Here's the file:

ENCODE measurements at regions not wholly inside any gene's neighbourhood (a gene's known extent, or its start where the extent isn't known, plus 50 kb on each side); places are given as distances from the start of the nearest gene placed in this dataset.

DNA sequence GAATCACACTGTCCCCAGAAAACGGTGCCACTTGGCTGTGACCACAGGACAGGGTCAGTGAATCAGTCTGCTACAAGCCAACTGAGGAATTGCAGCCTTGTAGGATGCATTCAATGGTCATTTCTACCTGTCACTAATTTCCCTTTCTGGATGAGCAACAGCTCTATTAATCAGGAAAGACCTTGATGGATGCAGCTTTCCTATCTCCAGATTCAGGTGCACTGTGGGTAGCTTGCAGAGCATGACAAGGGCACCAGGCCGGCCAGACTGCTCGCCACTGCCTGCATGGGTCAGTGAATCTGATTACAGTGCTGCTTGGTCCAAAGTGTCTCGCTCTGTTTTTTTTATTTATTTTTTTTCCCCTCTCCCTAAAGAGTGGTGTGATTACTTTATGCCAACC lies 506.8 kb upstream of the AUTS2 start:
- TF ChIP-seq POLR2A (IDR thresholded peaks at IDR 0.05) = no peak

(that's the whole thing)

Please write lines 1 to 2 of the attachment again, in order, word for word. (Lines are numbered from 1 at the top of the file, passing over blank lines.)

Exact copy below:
ENCODE measurements at regions not wholly inside any gene's neighbourhood (a gene's known extent, or its start where the extent isn't known, plus 50 kb on each side); places are given as distances from the start of the nearest gene placed in this dataset.

DNA sequence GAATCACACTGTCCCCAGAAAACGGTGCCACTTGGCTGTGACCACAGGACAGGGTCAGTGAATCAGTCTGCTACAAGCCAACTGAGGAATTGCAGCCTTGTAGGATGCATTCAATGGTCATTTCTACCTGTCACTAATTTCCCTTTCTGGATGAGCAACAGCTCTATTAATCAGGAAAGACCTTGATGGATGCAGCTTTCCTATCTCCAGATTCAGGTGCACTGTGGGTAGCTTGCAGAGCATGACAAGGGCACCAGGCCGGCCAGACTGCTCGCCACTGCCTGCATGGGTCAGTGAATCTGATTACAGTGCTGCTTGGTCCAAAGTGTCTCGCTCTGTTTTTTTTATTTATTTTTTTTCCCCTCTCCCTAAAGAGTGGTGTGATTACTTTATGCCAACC lies 506.8 kb upstream of the AUTS2 start: